Any change in life can be difficult to handle. Even if you know a change is coming, you may not know the best way to tackle the obstacles that may come with it. For example, you know that you are getting a divorce, but you do not know how the process will affect your assets and financial affairs. Understandably, you may feel a bit apprehensive.
Luckily, you do not have to go into the divorce process blindly or wait for a judge to tell you what will happen with your assets. Georgia is an equitable division state, which means that the courts divide marital property as fairly as possible. However, that does not mean that you cannot take steps to protect your assets before and during your proceedings.
Managing your affairs
One of the biggest risks to take during a divorce is not understanding your finances and which assets belong to whom. You may have certain items that you consider yours and yours alone, but would the law consider them separate property? If you acquired the assets before marriage or did not commingle them with marital assets, you may be right in thinking your spouse has no claim to them. However, you may need evidence, such as receipts, that can verify the time of purchase or acquisition.
You also need to know the location of those assets. You may have money in banks, investments, liquid assets, personal items in storage and much more for which you need to account.
Have your paperwork
Financial documents play an important role in divorce cases and can act as evidence of your ownership of assets or as evidence of shared assets. These documents can also help you better understand your financial affairs as a whole. Additionally, having these documents in paper form and not just electronically is wise. If your soon-to-be ex-spouse changes a password, you could find yourself locked out of important information with just a few taps of a keyboard.
You may not anticipate your spouse carrying out any type of vindictive actions during your divorce, but it still pays to protect your assets and financial future. When it comes to finding the best way to handle your particular case, you may want to confer with a knowledgeable divorce attorney. This legal professional can provide you with information on state property division laws, your rights and your options for protecting assets.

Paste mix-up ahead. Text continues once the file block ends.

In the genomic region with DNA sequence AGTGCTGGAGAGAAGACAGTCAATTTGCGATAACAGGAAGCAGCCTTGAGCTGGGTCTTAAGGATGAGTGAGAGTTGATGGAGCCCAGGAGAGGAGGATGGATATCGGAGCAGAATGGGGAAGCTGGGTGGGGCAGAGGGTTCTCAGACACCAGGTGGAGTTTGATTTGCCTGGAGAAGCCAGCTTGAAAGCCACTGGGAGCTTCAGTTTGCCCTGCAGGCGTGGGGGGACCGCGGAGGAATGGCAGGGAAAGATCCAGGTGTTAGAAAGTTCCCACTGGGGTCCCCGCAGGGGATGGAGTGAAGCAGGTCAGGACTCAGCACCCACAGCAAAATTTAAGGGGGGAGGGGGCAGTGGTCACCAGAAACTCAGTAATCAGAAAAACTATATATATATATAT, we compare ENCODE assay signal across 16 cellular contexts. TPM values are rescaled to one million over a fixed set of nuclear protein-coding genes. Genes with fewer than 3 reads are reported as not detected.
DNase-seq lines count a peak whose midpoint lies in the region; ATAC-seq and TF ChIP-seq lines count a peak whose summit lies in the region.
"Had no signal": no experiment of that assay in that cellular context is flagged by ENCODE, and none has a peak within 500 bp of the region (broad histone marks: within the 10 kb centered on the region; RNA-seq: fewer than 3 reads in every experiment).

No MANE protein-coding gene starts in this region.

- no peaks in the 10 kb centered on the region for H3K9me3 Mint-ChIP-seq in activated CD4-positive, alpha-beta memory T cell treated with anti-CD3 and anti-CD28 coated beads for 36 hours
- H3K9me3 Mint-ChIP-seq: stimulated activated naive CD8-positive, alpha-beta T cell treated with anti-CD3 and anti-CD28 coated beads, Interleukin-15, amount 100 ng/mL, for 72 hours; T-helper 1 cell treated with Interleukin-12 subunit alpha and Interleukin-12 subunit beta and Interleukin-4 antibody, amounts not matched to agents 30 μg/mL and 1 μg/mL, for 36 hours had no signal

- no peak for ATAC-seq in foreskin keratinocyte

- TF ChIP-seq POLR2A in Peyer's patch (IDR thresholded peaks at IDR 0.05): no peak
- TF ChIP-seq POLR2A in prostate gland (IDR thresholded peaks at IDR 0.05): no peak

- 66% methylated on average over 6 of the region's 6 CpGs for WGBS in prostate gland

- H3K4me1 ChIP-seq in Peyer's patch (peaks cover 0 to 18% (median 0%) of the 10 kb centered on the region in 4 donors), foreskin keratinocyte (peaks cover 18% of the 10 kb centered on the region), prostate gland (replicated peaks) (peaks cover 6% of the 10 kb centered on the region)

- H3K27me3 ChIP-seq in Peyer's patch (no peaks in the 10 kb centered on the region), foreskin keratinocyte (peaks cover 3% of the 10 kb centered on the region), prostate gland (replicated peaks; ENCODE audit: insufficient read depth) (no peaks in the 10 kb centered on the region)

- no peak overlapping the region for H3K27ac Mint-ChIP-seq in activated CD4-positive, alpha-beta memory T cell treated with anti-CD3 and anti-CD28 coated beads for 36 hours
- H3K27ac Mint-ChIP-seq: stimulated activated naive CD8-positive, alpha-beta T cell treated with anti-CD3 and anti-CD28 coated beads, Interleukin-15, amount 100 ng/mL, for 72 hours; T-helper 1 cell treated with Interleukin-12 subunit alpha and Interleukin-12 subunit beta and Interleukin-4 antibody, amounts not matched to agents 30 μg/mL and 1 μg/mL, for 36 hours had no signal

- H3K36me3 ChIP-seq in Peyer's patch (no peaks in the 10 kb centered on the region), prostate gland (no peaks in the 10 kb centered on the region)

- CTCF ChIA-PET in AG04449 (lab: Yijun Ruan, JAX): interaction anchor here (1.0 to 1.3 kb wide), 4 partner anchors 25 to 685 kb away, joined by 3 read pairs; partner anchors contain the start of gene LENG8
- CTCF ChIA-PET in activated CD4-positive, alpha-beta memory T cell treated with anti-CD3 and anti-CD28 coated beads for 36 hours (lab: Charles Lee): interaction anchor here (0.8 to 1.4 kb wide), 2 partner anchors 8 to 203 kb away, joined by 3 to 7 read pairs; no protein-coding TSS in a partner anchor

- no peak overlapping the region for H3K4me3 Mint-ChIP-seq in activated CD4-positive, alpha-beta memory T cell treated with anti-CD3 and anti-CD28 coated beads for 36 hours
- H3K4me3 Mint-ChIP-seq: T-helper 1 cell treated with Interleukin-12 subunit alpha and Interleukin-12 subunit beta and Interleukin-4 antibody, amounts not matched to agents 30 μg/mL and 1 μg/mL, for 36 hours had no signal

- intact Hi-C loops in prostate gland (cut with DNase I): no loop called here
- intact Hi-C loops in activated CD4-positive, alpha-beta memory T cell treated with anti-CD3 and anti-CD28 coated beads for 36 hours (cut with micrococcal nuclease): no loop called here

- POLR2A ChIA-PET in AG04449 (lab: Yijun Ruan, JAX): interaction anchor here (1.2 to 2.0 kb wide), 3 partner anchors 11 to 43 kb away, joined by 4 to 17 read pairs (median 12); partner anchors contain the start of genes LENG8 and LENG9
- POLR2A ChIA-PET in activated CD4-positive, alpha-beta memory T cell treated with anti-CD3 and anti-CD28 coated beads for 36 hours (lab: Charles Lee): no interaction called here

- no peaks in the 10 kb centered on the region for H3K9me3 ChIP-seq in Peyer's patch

Your marriage is over, for all intents and purposes. Nevertheless, you and your spouse have agreed to wait until after the holidays to officially start the process to divorce. While this may have seemed like a reasonable decision at the time, you now realize you have to slog through the holidays like a happily married couple to avoid ruining the festive joy for everyone else.
This may seem like an impossible task, especially if you are starting to feel like you just want the whole thing to be over so you can get on with your life. Still, there are some things you can do so this holiday season is not a stressful and frustrating time for you and everyone around you.
Work together to get through it
Divorce is a fact of life, and the holidays can be especially difficult. Expectations are high, and disappointment often follows. In fact, the period following the winter holidays is often the busiest season for divorce attorneys. This may not relieve the stress you are feeling when you consider the dinners, parties and intimate family gatherings ahead.
Whether some people already know some details or no one knows anything, you may want a game plan to anticipate any confrontations about your marriage. If you and your spouse are on the same page before you attend any of these events, you may avoid some awkward moments and tense arguments in the hours and days afterward. Ideally, you and your spouse can decide the following: